If there’s a gap in data collection, it’s catastrophic for our understanding. If we have data up to a certain date, and then we have a gap for three years, five years, and then we start the data set again, it doesn’t make it useless. But it makes it really hard for us to get that understanding that we need.” [Especially when we need that information right now!]

Read the complete article….

Global Sea Surface Temperature at an all time high since records began in 1981 — and still rising compared to previous high records for day of the year. ClimateReanalyzer. Grey lines – Global average SST variation for each year from 1981 to 2021. Dotted line – global average SST, dashed line – 2σ above the average, Red line – global average SST variation for 2022. Note: for legibility, the image only shows temperatures from March 1 to Sept 17.

Sea Ice Thickness: Given that only a thin veneer of sea-ice is left over the Arctic Ocean with 3-4 weeks of melting time left, it seems possible that there may be “blue ocean” at the North Pole this year.

These three CICE charts are a product of the US Naval Research Lab’s GOFS 3.1 Global Ocean Forecasting System. See also Wikipedia: Measurement of sea ice. Other products for both poles provide similar ocean graphics for Sea Surface Salinity (SSS); Sea Surface Height (SSH) – as the ocean warms, it expands so the surfaces of warmer volumes will rise above mean sea-level; and CICE Speed and Drift. They also provide GIF animations of the last 30 days variation for all plots, and daily plots back to 2014. Except for the ice-related products, all of these measures are provided for global oceans and subregions.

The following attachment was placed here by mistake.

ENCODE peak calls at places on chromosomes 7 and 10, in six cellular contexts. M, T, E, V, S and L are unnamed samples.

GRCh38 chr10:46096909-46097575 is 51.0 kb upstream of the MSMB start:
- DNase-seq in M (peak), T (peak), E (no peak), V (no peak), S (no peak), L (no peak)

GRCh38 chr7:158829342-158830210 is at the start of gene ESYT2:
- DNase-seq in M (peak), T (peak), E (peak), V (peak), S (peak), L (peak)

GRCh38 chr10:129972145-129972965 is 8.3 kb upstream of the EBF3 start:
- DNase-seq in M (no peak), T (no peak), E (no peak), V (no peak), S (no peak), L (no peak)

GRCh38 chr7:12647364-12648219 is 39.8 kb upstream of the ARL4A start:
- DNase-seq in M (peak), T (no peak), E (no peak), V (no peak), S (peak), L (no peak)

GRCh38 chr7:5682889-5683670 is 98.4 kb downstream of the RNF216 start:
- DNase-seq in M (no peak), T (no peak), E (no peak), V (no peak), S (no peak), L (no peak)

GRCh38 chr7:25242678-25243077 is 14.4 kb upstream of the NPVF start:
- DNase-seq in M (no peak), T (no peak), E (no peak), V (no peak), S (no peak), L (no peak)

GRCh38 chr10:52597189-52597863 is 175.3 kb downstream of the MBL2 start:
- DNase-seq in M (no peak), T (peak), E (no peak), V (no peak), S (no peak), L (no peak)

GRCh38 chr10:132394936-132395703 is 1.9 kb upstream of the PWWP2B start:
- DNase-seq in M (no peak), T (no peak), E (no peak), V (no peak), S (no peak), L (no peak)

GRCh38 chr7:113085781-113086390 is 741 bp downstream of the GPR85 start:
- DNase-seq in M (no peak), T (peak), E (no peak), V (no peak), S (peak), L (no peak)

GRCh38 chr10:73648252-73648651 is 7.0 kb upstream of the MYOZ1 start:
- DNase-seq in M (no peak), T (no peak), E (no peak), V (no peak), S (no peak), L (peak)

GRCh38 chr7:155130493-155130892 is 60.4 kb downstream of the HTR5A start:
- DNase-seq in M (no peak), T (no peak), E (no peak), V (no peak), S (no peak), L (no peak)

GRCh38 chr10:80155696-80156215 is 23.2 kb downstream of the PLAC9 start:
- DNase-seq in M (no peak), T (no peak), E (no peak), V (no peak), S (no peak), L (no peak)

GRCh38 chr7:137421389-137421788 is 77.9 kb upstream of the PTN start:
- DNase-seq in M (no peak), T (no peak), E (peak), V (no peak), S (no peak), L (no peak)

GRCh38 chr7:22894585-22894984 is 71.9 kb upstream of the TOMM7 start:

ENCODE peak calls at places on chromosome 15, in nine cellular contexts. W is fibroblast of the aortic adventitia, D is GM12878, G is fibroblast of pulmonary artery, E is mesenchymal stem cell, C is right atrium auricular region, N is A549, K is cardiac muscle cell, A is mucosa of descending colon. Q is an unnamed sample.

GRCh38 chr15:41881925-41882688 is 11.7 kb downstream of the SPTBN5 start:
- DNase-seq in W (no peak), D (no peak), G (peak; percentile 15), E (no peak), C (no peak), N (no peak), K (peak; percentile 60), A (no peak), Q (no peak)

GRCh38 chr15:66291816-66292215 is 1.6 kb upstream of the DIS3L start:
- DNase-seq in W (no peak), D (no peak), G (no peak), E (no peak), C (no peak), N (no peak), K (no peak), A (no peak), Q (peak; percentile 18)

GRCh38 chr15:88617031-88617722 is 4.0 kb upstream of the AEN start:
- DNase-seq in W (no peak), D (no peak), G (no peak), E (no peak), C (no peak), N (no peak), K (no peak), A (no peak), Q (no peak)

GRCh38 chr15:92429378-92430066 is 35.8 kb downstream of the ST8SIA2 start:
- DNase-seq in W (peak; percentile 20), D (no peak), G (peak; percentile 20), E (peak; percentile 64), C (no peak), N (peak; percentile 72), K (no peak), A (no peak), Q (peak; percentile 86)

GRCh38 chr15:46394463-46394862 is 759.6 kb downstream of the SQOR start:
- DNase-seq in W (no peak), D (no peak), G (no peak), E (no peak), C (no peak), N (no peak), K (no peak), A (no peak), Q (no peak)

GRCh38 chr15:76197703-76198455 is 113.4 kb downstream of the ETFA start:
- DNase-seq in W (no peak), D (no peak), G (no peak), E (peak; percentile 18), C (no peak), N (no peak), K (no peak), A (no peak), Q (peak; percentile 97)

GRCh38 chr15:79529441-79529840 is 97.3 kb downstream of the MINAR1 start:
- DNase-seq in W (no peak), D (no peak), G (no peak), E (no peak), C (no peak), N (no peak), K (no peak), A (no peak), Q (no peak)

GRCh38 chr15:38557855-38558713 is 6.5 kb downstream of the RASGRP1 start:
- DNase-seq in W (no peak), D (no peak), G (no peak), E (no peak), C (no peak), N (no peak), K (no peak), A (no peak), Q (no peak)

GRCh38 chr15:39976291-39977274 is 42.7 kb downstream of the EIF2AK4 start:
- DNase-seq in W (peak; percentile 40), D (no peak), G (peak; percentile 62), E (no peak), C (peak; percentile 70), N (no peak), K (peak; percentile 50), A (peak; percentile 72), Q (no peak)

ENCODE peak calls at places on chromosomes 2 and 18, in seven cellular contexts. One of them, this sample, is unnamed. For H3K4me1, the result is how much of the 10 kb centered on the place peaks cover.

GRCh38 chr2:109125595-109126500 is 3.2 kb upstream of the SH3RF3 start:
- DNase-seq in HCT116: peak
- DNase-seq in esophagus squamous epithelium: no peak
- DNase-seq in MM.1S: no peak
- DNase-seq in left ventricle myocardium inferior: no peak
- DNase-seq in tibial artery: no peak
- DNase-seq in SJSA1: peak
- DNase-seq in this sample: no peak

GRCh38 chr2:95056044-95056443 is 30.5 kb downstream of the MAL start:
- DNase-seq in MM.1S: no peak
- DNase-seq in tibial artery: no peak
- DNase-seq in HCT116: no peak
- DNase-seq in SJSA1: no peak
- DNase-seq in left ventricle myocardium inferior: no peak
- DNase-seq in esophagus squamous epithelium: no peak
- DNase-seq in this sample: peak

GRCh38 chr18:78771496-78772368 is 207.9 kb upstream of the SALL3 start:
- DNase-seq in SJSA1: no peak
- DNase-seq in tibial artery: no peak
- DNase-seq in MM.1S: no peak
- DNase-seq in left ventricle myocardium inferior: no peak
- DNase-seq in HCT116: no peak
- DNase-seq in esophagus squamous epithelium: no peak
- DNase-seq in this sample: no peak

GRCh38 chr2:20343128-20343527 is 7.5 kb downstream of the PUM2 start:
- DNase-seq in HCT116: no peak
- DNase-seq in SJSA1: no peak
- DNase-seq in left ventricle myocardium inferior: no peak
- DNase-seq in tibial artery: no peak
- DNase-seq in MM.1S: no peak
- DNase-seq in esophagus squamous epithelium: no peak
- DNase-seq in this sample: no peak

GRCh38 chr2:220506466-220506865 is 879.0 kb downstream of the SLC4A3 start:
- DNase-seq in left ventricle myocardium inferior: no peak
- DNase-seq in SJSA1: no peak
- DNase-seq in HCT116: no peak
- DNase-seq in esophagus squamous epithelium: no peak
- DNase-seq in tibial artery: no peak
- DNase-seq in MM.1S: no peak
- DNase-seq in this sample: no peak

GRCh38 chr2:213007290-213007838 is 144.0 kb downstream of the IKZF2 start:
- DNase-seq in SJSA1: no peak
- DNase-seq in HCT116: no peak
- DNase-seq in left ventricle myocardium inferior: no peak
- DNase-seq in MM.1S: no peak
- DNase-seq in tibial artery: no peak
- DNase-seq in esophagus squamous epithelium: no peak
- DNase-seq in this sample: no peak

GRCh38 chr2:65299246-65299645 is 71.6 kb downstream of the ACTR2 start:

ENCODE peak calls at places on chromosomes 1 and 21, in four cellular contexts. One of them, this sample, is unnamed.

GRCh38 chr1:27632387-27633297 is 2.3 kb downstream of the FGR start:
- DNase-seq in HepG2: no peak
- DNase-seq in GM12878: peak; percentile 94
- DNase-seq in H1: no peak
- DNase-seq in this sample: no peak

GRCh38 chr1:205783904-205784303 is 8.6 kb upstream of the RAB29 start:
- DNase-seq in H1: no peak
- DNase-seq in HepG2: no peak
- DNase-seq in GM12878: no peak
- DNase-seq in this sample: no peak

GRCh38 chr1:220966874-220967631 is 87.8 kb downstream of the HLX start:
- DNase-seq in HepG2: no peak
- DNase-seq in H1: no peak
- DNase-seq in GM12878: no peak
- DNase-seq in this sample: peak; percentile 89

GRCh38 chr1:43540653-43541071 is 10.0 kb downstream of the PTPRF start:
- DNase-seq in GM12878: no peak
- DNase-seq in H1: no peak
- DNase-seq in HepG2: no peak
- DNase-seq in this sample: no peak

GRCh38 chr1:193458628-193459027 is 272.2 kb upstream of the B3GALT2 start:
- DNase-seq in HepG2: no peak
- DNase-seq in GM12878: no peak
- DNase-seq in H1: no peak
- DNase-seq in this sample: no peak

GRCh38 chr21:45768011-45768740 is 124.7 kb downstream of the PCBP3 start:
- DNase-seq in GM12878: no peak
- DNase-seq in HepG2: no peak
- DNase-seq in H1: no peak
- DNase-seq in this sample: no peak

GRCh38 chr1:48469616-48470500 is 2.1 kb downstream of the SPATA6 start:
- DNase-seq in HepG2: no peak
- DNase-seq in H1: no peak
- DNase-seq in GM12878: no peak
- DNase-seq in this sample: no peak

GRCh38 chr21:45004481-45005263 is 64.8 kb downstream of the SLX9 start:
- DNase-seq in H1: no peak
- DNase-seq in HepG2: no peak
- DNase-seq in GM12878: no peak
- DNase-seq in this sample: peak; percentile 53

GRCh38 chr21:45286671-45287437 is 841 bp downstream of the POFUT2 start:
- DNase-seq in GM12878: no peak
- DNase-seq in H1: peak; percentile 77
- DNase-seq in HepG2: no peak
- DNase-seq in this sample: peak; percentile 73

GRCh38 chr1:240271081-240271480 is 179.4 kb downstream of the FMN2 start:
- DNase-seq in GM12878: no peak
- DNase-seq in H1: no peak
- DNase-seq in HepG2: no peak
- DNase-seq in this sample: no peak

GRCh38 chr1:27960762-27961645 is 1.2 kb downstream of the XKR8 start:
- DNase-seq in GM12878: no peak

Like most Australians, Prime Minister Anthony Albanese has been inspired by the Matildas’ World Cup performance Photograph: Mark Metcalfe/FIFA/Getty Images / From the article.

Tony Sheppherd, 19 Aug 2023 in The Guardian

Albanese government to pledge $200m for women’s sport after Matildas inspire Australia

In the wake of the Matildas’ World Cup performance, the government will unveil new funding and changes to TV bidding rights for sporting fixtures.